Seattle man faces $500-a-day fine for sandboxon August 5, 2012 @ 9:10 am (Updated: 6:19 am - 8/6/12 )
Paulo's troubles started when his family moved in June to a house between Wallingford and Green Lake in Seattle. Their new house has a small yard, so he was limited as to where he could put his children's 4 foot by 8 foot sandbox they brought with them. At their old house, it was situated in the parking strip between the street and sidewalk and was never a problem.
In the two months that they have lived in the new house, the sandbox has been a place they spend many hours playing with their small children and getting to know neighbors who walk by or bring their kids over.
A couple of weeks ago, an anonymous neighbor complained to the city.
"We got a letter that said, you know, somebody's made a complaint and this is illegal and you have to move it or pay $500 a day," says Paulo.
The city considers play structures situated near the street, like the Nunes-Ueno's parking strip sandbox, an illegal safety hazard and they have an ordinance regulating how many feet away from the street a play structure should be located. Paulo was told that he would have to comply with the regulations or face the fines.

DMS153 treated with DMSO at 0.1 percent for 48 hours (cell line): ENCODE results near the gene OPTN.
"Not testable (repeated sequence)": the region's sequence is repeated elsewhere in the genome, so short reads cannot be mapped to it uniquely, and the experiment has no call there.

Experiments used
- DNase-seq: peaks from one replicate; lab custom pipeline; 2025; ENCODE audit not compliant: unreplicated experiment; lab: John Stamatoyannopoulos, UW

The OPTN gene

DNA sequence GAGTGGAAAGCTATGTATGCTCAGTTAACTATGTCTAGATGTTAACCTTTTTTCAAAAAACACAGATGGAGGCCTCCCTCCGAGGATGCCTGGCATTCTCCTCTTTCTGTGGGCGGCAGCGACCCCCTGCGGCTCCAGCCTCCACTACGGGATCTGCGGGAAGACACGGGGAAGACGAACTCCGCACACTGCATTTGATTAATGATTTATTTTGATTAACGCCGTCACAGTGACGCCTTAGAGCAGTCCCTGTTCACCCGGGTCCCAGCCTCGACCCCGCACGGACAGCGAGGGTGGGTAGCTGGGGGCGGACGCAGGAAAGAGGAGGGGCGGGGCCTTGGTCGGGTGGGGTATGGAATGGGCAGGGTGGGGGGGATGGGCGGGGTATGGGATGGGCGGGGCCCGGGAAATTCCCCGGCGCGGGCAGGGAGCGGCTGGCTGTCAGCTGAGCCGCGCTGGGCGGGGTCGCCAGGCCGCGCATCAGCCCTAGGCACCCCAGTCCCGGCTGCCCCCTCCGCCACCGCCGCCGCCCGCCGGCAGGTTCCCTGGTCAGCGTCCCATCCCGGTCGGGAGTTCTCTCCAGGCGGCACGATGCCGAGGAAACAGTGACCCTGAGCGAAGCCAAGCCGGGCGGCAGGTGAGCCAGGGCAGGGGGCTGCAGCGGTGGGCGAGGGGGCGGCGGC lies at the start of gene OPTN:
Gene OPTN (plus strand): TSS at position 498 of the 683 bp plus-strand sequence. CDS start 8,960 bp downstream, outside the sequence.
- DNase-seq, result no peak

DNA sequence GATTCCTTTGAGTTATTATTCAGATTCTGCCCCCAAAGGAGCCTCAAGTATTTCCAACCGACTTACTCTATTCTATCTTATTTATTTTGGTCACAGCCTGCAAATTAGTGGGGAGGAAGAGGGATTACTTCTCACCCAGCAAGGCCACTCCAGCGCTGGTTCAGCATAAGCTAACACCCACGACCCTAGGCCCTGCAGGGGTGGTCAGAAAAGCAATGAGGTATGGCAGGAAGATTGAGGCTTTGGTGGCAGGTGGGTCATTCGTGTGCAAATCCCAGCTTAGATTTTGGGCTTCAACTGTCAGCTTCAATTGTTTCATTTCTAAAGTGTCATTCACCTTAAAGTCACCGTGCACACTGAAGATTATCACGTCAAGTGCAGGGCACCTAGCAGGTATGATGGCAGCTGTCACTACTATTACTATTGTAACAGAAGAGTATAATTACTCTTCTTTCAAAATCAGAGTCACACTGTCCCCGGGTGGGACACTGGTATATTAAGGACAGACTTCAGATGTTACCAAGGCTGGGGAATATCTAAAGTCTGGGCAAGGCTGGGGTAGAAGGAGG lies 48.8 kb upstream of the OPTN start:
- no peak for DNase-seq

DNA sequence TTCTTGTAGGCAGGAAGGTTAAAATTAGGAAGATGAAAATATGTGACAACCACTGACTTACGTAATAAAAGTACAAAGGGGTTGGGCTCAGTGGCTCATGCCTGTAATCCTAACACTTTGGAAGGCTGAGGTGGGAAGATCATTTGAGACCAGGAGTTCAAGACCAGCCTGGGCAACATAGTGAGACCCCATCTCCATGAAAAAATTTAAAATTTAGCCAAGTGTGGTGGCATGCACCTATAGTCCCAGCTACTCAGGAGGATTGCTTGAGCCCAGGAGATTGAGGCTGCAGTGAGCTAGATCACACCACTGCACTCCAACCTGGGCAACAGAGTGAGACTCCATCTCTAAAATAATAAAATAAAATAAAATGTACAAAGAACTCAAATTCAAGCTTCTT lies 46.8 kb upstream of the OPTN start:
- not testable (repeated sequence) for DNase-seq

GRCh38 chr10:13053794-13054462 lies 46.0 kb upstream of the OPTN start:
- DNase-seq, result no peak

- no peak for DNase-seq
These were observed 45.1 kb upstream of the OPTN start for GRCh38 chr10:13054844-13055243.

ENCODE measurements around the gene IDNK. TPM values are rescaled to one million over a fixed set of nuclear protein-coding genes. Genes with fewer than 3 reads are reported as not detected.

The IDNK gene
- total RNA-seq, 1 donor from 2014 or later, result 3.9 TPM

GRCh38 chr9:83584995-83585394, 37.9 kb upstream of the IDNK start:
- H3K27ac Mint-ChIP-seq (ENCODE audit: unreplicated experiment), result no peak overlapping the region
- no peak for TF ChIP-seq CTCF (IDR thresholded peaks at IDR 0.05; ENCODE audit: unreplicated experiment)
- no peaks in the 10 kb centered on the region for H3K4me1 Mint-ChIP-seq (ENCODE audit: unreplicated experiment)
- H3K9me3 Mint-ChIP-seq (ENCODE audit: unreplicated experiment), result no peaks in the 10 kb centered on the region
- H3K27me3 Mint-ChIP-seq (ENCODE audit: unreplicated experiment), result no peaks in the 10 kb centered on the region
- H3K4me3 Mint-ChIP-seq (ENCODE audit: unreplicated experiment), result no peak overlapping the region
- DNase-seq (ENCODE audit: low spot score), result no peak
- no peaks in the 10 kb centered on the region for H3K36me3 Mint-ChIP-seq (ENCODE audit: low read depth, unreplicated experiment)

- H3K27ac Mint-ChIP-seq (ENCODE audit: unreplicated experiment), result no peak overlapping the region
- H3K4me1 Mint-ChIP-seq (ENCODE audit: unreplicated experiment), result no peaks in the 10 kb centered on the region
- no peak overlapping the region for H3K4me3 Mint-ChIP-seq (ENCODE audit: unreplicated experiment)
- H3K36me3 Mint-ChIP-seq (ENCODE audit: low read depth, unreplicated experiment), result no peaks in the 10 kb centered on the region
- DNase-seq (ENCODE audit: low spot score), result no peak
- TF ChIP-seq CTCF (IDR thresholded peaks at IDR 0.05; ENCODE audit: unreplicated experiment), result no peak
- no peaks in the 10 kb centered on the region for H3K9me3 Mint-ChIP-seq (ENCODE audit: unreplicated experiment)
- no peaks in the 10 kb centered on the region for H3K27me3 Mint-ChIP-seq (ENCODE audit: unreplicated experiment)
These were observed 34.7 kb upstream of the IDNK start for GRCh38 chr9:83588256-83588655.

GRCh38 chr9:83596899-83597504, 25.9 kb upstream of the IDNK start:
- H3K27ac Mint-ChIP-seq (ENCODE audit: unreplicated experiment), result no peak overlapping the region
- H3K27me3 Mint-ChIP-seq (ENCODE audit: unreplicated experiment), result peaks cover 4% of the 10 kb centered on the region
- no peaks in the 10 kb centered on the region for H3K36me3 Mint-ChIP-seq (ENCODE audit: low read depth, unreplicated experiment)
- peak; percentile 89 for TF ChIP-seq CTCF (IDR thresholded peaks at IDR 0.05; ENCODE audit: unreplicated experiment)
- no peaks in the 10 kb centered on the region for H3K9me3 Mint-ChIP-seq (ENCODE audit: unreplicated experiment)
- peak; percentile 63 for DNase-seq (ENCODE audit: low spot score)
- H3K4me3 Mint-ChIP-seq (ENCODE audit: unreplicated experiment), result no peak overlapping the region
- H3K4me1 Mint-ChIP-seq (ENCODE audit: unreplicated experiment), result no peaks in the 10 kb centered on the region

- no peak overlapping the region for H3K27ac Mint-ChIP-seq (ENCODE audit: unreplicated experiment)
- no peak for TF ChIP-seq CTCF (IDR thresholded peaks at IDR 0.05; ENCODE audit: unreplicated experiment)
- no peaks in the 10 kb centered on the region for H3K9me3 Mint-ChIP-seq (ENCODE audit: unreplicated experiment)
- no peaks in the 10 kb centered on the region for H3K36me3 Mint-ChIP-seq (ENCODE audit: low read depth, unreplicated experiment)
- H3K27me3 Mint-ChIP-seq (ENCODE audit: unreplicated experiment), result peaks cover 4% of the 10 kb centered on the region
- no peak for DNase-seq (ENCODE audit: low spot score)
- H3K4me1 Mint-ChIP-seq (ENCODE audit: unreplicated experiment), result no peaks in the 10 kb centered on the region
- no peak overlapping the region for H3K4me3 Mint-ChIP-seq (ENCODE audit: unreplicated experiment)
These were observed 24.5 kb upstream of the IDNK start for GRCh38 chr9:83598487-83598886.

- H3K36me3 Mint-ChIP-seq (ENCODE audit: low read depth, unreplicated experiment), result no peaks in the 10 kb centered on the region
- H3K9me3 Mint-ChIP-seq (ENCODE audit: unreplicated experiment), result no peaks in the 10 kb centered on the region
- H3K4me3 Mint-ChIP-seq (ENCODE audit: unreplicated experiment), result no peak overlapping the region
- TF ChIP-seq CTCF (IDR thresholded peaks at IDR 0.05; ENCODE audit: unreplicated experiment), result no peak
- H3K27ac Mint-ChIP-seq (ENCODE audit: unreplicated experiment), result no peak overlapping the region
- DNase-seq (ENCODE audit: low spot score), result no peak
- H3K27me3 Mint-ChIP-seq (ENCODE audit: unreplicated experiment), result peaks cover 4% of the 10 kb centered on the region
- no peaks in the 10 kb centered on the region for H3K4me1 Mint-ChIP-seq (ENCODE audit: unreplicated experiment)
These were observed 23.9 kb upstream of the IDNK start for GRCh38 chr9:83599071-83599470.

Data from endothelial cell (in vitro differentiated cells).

"It just seemed like a natural place for us to have a gathering spot for our kids, for the neighborhood kids, for the parents to meet each other," says Paulo. "I think the real question is how do we make our street safer, not how we keep our kids from playing in front of their houses."
"We got a letter that said, you know, somebody's made a complaint and this is illegal and you have to move it or pay $500 a day,"
Paulo went to city officials to appeal their decision, explaining the benefits of keeping a sandbox in the parking strip where neighbors can interact and share the public space.
"The city said that they were going to put together a task force to take a look at this issue, and that I don't have to move the sandbox until they make a final determination," says Paulo.
In the meantime, Paulo will circulate a petition Tuesday August 7 at his neighborhood's "Night Out" block party, which he will then turn in to the city Council. He says his family has a lot of support from neighbors who hope that the sandbox stays where it is on their quiet residential street.
"I'm going to take that on August 14th to the transportation committee of the city Council and just ask them to think more broadly about how people can use that piece of public land that's in front of their house," says Paulo.
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